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Studies on platelet receptors in relation to haemostasis and thrombosis

English title Studies on platelet receptors in relation to haemostasis and thrombosis
Applicant Clemetson Kenneth J.
Number 107754
Funding scheme Project funding (Div. I-III)
Research institution Theodor Kocher Institut Universität Bern
Institution of higher education University of Berne - BE
Main discipline Biochemistry
Start/End 01.04.2005 - 31.05.2008
Approved amount 479'000.00
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Keywords (6)

platelets; thrombosis; haemostasis; receptors; serotonin; collagen

Lay Summary (English)

Lay summary
Cardiovascular diseases, including heart attacks and stroke, remain the major cause of death and disablement in Western countries and many developing countries are rapidly catching up. Haemostasis is the physiological process to prevent blood loss after injury and thrombosis its pathological equivalent. Both involve coagulation factors and blood platelets. Platelets are the smallest cellular element in the blood and a critical component of haemostasis. A low platelet count - thrombocytopenia - can lead to life threatening bleeding. On the other hand, over sensitive or activated platelets can lead to thrombosis. Thus, it is important to understand how platelets work and the roles of their individual components, in particular surface receptors, which have been and still are the targets of research to produce inhibitors to prevent and treat thrombosis.Our research is directed towards a better understanding of the structure and function of platelet receptors as well as their interactions with agonists, connective tissue, between platelets to form aggregates and with leukocytes in the process of inflammation. Platelet receptors also have roles in defense against pathogens such as bacteria and viruses, and in inate immunology, all of which are still poorly understood. Our studies focus on two major receptors, the collagen receptor GPVI and the von Willebrand factor receptor GPIb-V-IX. Both of these are involved in early adhesion events during platelet binding to injured vessel or inflamed endothelium. They are both down regulated following activation, by both proteolysis and removal from the platelet surface, in a tightly regulated way. Signalling pathways from these receptors have also been extensively investigated but there is a lot still to do and proteomic tools have opened new possibilities. Both of these receptors are seen worldwide by the pharmaceutical industry as important targets for new anti-thrombotic treatments and also disease prevention but they are also technically difficult targets.Part of our work is also directed towards the isolation and characterization of snake venom proteins that interact with platelet receptors and their development as tools.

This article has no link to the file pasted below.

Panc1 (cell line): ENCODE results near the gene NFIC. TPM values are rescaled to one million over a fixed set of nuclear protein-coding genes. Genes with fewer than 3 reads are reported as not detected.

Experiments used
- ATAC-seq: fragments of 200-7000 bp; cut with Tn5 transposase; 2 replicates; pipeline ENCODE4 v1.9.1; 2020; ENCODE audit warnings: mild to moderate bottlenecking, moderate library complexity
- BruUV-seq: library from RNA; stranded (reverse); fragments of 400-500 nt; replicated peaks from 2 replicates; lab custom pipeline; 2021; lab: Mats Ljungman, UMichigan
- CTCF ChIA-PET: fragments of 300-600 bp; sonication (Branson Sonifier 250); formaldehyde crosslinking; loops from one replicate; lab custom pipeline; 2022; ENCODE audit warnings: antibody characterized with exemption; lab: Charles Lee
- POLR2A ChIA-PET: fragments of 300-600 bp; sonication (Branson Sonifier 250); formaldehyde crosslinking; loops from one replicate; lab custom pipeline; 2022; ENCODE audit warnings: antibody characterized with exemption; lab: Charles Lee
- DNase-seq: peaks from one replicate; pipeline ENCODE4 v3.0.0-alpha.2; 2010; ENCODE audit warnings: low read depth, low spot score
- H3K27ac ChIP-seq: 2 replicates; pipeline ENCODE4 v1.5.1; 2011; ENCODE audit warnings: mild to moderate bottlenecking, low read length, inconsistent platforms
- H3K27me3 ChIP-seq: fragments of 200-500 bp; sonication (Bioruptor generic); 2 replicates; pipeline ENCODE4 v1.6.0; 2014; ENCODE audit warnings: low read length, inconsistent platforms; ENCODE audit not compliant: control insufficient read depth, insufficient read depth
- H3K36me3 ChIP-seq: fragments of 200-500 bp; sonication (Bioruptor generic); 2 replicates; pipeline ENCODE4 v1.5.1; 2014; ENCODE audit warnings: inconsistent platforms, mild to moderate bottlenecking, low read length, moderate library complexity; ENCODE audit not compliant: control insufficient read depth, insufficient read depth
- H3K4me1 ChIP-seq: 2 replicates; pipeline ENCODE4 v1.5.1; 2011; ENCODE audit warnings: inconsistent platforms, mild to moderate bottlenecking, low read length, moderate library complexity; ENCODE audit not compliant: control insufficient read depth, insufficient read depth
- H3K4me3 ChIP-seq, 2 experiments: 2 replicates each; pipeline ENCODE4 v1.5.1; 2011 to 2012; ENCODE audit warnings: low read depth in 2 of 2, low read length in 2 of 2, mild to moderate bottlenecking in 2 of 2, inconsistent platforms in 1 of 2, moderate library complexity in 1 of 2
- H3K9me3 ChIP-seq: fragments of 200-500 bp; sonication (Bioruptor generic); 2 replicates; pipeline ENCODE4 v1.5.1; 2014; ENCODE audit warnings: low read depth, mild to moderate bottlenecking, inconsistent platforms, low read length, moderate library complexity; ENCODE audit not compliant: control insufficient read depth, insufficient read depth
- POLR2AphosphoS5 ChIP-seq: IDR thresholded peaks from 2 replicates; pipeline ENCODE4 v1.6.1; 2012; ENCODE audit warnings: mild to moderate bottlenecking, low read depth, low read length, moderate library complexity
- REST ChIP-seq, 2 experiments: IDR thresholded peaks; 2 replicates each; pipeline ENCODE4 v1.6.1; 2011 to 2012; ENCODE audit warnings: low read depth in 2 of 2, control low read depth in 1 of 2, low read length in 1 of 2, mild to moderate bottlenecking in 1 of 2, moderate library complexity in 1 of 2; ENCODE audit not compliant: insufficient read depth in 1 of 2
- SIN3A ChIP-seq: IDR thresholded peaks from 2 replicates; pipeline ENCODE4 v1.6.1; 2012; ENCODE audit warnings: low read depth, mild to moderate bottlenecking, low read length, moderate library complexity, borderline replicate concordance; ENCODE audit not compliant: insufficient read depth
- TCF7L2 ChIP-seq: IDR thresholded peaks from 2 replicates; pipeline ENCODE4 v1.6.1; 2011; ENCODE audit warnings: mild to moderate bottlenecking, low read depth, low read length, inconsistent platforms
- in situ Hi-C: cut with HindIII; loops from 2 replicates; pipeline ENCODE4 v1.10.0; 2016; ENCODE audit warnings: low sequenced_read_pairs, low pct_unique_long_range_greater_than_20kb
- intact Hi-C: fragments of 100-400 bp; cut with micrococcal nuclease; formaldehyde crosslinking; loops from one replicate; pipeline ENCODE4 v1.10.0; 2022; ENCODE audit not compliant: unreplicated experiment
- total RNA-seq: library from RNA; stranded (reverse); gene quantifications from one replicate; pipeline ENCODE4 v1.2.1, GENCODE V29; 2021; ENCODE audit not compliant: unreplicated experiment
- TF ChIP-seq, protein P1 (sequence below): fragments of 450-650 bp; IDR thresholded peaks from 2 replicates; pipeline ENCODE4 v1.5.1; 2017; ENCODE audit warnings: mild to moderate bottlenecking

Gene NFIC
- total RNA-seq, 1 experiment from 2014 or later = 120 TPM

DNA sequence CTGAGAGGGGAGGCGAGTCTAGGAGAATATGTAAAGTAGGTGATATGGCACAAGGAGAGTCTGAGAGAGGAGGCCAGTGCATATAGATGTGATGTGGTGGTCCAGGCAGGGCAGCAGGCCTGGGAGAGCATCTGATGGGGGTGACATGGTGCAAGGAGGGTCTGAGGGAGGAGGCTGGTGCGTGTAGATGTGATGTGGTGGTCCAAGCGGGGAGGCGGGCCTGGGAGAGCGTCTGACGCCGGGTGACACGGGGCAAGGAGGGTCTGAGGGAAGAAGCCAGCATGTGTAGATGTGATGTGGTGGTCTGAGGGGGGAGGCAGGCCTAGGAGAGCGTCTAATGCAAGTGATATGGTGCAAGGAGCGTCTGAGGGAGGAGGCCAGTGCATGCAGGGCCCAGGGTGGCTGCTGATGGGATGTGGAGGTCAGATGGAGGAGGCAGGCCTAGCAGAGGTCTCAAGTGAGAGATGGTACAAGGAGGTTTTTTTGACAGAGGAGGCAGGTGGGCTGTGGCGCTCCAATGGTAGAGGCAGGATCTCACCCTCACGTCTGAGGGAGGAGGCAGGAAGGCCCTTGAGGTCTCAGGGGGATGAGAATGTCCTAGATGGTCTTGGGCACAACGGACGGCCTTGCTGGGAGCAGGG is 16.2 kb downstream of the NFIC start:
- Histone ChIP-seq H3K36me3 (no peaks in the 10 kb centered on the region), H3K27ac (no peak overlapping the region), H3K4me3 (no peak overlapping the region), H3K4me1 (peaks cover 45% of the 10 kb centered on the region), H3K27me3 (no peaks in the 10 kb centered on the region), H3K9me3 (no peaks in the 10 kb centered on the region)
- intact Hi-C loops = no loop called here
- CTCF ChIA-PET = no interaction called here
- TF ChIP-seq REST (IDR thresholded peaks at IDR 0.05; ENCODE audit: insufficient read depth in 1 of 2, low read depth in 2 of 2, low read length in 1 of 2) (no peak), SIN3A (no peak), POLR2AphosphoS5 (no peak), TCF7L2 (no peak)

Direct link to Lay Summary Last update: 21.02.2013

Responsible applicant and co-applicants


Associated projects

Number Title Start Funding scheme
63868 Studies on platelet glycoproteins in relation to haemostasis and thrombosis 01.04.2001 Project funding (Div. I-III)